Date of Award
Master of Philosophy (MPHIL)
Prof. Yue MA
Dr. Yifan ZHANG
Cross-listing refers to firms listing their equities on more than one stock exchange. Cross-listing is an interesting topic of international finance. This is because along with the deeper integration of the global financial market, we should see lesser importance of geographic factors. Thus, the motivations and effects of listing a firm on exchanges of different regions should have essential economic implications. The reputation bonding hypothesis suggests that U.S. cross-listing improves the information environment of a firm because of the higher disclosure standard and more analyst coverage. The legal bonding hypothesis argues that U.S. cross-listing improves the investor protection and corporate governance of a firm since the firm is under more stringent law and regulation. The firm growth hypothesis points out that U.S. cross-listing lowers the external capital cost of a firm and thus enables the firm to achieve a higher growth rate.
Using a sample with 12532 firms of 23 developed regions from 2006 to 2011, this thesis tests the three hypotheses of cross-listing. Firstly, my empirical results show that a cross-listing on the U.S. exchanges improves the equity returns predictability of institutional investors. I find a stronger positive correlation between the changes in institution ownership level and future equity returns of U.S. cross-listed firms. This suggests that the information environment is improved after a U.S. cross-listing. However, the improvement in information environment exists only in non-crisis period. Secondly, the results support the firm growth hypothesis. The U.S. cross-listing event only has a positive effect on equity returns of firms with younger age and lower dividend yield. This effect becomes less obvious during the crisis period. Thirdly, the legal bonding effect of U.S. cross-listing only exists during the crisis period, when the financial market is volatile. During the crisis period, a U.S. cross-listing increases the equity returns of the firms form non-common-law regions, but not the firms from common-law regions.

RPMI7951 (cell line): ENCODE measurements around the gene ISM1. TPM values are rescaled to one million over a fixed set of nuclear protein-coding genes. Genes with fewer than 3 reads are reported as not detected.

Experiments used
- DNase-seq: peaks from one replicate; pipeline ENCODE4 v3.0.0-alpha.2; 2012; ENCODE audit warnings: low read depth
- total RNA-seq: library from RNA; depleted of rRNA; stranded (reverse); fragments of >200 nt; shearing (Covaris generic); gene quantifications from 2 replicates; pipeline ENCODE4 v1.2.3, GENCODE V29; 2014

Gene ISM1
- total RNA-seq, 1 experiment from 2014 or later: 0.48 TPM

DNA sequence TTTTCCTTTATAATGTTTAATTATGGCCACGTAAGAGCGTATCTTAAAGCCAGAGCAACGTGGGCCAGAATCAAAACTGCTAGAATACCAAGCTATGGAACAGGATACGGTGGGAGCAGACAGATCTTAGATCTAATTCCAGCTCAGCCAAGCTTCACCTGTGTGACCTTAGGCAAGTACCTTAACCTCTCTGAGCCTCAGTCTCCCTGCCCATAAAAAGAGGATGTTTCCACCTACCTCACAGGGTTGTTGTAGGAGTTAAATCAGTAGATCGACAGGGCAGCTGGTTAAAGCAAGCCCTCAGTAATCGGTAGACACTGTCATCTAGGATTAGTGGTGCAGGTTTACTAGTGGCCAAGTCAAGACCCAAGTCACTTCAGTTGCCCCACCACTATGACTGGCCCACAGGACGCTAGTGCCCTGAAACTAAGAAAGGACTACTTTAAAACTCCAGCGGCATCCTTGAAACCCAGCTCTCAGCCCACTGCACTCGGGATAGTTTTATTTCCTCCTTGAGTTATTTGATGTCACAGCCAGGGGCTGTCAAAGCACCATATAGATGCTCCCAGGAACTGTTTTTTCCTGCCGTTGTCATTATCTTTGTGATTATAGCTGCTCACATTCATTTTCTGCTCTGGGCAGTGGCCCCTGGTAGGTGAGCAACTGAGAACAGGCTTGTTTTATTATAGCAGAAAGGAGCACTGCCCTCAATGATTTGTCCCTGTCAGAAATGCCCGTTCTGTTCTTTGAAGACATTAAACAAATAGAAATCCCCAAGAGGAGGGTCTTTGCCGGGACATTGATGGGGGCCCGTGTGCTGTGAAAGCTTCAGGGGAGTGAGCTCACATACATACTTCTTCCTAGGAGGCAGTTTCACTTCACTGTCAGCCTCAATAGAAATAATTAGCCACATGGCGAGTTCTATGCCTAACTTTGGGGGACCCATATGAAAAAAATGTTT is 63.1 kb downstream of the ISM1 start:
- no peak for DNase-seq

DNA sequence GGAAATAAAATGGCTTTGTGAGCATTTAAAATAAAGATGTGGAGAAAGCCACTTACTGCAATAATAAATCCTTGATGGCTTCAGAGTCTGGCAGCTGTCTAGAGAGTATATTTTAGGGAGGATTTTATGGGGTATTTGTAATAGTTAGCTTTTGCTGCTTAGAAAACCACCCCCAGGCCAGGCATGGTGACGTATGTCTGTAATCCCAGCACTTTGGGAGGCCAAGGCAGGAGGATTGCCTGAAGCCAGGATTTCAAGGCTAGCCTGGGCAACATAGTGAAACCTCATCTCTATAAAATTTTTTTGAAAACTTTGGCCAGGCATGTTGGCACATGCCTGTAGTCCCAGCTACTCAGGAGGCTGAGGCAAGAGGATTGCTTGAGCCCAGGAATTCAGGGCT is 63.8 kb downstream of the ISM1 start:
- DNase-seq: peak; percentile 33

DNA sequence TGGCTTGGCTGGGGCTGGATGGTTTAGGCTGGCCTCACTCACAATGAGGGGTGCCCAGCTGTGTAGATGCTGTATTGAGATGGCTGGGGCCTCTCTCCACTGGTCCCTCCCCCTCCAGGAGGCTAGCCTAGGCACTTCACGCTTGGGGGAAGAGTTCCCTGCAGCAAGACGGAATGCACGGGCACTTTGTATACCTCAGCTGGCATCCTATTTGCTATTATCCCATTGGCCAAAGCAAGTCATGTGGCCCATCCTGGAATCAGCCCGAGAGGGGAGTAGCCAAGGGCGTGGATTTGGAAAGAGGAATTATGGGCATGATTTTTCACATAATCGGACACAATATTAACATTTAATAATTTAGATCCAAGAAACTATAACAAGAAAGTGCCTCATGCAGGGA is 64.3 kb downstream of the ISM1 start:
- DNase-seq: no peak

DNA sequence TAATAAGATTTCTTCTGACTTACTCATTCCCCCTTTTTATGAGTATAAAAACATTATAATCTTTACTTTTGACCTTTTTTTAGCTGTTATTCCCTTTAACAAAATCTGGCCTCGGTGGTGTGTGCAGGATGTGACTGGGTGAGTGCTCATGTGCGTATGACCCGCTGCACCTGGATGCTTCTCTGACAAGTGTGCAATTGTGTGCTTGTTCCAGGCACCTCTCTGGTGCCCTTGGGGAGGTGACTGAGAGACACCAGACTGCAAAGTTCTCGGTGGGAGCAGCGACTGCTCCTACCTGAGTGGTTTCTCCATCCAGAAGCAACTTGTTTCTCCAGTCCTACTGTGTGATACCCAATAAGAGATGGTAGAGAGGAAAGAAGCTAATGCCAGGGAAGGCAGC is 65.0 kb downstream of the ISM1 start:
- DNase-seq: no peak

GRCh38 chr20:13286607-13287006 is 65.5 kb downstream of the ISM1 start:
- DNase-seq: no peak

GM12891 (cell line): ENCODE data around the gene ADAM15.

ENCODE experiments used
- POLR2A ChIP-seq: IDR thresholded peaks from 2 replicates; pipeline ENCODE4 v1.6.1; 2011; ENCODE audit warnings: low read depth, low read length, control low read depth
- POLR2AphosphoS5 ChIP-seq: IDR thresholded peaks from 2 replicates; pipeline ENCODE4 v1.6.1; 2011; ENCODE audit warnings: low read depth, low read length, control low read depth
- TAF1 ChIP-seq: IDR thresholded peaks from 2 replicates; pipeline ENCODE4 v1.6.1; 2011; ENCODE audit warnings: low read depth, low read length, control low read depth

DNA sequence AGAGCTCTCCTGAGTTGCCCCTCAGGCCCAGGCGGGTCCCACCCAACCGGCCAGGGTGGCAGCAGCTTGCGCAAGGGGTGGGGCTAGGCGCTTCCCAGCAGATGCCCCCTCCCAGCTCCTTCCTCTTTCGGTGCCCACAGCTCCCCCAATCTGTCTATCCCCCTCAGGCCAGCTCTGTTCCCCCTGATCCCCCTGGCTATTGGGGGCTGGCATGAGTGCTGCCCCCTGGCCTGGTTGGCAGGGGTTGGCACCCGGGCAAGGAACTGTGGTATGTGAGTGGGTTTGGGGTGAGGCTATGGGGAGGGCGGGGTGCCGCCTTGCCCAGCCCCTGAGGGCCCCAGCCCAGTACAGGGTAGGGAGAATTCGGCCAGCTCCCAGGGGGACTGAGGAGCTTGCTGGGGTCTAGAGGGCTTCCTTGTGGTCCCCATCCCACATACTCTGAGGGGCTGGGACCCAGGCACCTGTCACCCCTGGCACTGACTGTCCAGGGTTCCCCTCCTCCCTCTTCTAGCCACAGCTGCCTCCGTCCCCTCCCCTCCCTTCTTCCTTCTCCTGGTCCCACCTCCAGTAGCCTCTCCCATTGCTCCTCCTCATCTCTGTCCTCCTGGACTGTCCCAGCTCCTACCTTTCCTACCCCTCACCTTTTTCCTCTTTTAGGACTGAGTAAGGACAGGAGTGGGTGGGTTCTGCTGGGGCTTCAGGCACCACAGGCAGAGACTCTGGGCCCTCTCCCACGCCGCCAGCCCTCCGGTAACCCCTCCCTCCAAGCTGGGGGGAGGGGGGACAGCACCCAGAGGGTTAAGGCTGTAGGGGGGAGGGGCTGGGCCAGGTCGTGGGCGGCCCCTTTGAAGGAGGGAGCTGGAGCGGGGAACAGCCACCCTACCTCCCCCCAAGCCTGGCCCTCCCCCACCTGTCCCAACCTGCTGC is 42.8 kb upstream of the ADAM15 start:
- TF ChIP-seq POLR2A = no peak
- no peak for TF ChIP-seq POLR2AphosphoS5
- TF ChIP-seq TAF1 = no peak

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Law, Y. (2012). U.S. cross-listing, institutional investors, and equity returns (Master's thesis, Lingnan University, Hong Kong). Retrieved from http://dx.doi.org/10.14793/econ_etd.23